Here is today's Latin LOLCat. The Latin word futurum is a future form of the verb "to be," meaning "that which is going to be, what is about to be" - hence "the future." If you are interested in Latin proverbs and fables, check out the Bestiaria Latina blog.
Thanks to James Stansell at Google+, I learned about the origin of the phrase "movers and shakers." It comes from a poem entitled "Ode" by Arthur O'Shaughnessy. You can read more about the poem at Wikipedia. The moon photo is by klareralt at Flickr, and the poster is made with Automotivator.
Deck a hedgehog, and he will seem a lord.
The source for the proverb is English Proverbs and Proverbial Phrases by William Carew Hazlitt (GoogleBooks). And here is Hazlitt's note: “So said of a base Boure that will ranke himselfe out of his ranke.”—W. MS. Rawlinson, c. 86, fol. 31, quoted by Mr. Furnivall (Babees Book, &c., 1868). The poster is made with AutoMotivator. The image is by Krissy Venosdale at Flickr.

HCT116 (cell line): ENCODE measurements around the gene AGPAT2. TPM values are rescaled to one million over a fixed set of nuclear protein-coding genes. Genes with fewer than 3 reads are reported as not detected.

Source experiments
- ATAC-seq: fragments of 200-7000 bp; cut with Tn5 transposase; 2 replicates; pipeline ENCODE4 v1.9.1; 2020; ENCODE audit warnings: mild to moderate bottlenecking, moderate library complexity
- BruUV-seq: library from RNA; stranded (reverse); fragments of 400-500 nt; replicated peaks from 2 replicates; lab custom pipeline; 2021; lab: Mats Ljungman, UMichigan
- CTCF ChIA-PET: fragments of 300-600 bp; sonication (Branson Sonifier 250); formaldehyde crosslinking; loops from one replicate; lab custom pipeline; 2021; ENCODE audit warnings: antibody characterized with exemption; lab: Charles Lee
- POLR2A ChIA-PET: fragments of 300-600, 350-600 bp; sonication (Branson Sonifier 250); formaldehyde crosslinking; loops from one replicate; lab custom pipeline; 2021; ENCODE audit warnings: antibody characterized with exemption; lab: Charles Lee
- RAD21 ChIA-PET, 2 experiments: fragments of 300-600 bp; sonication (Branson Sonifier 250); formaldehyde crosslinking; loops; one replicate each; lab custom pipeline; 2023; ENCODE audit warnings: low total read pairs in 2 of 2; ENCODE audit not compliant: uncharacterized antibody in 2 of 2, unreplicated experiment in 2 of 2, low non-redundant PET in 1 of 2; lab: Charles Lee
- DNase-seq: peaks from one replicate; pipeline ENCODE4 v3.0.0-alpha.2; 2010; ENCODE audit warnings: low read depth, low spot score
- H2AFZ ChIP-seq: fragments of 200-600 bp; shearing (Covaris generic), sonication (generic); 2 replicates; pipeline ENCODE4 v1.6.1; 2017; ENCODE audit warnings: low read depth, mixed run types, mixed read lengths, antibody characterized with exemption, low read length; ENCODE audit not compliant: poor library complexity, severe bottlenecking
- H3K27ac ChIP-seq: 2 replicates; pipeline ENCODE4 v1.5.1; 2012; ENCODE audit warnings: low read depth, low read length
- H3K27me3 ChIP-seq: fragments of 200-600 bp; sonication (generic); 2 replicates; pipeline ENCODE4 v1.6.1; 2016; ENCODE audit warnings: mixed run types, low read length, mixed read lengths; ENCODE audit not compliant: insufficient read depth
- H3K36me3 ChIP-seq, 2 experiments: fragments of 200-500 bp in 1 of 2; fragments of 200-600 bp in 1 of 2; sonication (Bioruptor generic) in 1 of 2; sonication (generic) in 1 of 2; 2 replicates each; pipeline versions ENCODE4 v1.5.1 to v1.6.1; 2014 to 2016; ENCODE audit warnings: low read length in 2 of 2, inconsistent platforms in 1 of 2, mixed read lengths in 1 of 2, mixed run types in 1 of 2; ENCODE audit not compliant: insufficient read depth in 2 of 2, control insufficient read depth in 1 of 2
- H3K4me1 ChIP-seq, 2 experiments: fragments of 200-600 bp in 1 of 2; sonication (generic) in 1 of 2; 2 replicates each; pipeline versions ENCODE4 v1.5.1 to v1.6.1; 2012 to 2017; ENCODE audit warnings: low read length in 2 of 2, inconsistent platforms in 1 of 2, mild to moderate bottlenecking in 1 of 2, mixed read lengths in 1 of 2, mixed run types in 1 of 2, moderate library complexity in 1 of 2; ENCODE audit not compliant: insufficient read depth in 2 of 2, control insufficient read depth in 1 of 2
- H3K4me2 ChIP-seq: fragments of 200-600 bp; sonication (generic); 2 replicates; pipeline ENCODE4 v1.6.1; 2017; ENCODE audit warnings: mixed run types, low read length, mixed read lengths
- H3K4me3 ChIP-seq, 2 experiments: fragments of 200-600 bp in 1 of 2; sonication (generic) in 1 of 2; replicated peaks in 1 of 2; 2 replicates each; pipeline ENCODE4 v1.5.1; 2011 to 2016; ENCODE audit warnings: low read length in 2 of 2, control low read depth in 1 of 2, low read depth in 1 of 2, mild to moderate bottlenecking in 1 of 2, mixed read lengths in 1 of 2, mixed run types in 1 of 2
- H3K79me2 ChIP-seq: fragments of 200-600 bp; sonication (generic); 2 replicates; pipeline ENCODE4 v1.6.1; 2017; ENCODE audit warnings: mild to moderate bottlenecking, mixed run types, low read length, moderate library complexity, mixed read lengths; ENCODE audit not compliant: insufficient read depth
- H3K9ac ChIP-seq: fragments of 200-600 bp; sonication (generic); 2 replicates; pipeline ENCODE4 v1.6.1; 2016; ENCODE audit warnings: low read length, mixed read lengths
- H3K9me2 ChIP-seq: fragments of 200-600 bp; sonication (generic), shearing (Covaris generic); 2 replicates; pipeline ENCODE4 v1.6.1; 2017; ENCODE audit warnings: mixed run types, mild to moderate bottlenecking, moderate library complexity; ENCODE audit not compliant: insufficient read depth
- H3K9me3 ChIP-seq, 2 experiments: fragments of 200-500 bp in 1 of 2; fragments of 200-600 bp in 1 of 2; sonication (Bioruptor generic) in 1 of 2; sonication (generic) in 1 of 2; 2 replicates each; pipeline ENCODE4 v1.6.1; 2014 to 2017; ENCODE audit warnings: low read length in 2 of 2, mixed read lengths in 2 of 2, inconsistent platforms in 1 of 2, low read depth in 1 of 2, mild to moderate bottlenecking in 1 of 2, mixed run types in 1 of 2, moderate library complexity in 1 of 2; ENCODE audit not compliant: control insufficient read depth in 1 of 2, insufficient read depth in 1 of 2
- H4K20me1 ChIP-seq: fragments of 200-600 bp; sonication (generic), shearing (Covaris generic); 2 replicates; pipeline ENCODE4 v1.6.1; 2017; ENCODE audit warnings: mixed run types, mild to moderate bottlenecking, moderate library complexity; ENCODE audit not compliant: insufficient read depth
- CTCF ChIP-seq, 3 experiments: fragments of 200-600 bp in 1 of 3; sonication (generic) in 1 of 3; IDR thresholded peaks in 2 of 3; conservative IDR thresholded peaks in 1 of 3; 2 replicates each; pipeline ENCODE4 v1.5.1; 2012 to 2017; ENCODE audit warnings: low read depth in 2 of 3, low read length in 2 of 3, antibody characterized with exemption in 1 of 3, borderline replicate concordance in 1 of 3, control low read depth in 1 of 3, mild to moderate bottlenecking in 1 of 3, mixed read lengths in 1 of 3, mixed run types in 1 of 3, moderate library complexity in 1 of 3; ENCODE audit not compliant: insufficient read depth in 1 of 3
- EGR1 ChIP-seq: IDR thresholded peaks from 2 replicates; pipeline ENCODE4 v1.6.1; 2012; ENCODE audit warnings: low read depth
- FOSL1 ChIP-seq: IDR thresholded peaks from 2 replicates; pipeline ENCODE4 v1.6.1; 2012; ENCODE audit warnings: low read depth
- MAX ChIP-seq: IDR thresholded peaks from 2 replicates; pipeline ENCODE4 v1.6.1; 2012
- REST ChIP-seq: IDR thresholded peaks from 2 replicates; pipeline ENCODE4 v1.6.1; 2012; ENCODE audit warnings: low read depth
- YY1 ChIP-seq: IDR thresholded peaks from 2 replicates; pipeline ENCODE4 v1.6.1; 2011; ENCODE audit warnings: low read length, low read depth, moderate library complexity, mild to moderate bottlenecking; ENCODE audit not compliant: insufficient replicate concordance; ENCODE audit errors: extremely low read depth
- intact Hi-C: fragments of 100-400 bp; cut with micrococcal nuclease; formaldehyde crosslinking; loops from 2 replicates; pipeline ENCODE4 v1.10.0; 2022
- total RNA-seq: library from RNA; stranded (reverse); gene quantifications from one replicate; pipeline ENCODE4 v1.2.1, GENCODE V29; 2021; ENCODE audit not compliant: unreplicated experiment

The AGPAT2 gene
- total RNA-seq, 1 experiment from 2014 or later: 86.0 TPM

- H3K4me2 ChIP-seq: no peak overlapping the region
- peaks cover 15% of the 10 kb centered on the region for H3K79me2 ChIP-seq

Here is today's Latin LOLCat. Although the words "spes" and "exspecto" are not related in Latin, there is a nice sound echo - "spe" - between the two. If you are interested in Latin proverbs and fables, check out the Bestiaria Latina blog.
Here is today's Latin LOLCat. The phrase "rara avis" is sometimes used in English, and you can see the same Latin root for "bird" in our word "aviary." When it comes to birds, the "black swan" is a proverbial rare bird, but the phrase can be used to describe anything that is surpassing strange. If you are interested in Latin proverbs and fables, check out the Bestiaria Latina blog.